We have become used to the idea that the UK Government is going to rewrite history with some time travelling pensions legislation. It told us it would be doing that back in July 2011 when it announced its intention to amend the statutory definition of money purchase benefits retrospectively. Section 29 of the Pensions Act 2011 (yes, 2011), when brought into force, will have the effect of amending that definition with retrospective effect, from 1 January 1997. But the legislation is not yet in force.

We thought we were nearly there; the new statutory definition of a money purchase benefit was due to come into force any day now. The regulations which were going to put the flesh on the bones of the skeleton which is the basic framework contained in the Act were laid before Parliament on 6 May 2014 and the Government had indicated that they would come into force in early July.

We have been getting to grips with the implications of the 81 regulations and their consequences for pension plans that provide any form of defined contribution benefits (including those offered by way of additional voluntary contributions). And we are very grateful that the Government took on board the pleas of many respondents to its consultation to reduce the impact of the retroactivity – reducing the amount of backward looking revisiting of decisions taken since 1 January 1997 which would otherwise have been necessary.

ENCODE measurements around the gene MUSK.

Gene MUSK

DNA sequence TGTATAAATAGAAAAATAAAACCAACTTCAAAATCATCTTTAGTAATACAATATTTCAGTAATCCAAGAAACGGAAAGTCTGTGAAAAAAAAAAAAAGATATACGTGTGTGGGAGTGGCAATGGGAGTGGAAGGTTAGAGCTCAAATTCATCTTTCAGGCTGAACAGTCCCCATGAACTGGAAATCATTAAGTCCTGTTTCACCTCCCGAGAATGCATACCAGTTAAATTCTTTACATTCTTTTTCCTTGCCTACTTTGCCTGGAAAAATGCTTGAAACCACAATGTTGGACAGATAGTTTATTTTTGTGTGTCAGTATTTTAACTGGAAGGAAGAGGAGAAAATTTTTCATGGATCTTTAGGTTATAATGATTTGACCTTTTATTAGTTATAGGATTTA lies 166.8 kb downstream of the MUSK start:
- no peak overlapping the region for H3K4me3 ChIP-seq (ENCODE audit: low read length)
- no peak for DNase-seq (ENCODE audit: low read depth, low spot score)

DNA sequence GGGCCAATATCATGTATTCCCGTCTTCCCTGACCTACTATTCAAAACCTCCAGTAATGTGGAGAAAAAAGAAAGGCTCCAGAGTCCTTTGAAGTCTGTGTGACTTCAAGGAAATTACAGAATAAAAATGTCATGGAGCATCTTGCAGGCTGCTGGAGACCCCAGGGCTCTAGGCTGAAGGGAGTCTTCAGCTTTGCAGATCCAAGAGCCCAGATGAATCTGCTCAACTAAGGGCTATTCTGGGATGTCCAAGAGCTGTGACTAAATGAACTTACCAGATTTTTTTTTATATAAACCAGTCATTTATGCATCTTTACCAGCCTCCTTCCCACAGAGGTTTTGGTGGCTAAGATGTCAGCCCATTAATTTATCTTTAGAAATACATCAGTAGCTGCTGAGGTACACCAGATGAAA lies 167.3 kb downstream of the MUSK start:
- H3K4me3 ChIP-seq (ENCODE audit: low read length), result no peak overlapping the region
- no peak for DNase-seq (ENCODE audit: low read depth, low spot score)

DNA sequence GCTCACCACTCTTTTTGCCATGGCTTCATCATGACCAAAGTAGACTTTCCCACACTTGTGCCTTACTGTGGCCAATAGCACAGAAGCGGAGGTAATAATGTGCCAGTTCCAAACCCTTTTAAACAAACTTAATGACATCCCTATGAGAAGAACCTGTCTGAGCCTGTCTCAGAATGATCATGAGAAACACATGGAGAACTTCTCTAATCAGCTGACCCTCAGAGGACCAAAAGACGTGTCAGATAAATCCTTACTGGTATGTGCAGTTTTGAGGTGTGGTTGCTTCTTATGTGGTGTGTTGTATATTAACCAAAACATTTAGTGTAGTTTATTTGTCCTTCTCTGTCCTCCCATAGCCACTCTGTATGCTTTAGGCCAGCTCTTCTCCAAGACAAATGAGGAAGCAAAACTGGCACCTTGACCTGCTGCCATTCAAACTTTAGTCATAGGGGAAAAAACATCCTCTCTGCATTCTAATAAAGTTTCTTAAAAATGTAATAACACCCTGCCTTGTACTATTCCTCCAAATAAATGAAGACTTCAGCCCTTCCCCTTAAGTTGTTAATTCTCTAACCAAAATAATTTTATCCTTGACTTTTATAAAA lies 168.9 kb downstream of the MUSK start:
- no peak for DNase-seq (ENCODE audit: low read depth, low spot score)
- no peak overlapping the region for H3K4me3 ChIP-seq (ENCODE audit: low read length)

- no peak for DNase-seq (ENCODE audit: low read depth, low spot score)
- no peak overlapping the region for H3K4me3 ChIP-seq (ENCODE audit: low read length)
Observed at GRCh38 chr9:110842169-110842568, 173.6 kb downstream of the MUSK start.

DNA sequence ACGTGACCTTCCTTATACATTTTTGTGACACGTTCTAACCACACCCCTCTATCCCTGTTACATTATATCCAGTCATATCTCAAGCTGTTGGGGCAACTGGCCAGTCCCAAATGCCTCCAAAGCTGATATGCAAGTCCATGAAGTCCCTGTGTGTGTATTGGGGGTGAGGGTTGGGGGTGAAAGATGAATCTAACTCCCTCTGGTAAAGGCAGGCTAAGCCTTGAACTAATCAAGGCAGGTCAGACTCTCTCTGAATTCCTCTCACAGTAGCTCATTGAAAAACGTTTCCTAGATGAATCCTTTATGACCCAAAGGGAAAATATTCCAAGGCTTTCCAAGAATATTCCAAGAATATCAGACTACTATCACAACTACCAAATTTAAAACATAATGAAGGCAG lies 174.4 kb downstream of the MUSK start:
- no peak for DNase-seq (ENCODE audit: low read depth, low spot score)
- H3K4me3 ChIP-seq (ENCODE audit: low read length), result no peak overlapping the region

But then, on 17 June 2014, there was a minor hiccup – the regulations were withdrawn! I have never known that happen before. No doubt there is a precedent but it is surely a rare occurrence. The reason – well it would seem the incorrect Parliamentary procedure was used. Whoops! The regulations are to be replaced by two separate sets of regulations. At the time of writing the first of those has been laid but we are waiting for the second. The Government’s latest stated intention of implementation by the end of July is now starting to look increasingly ambitious.

I imagine there could be a few individuals within Government who are now wishing they really could travel in time.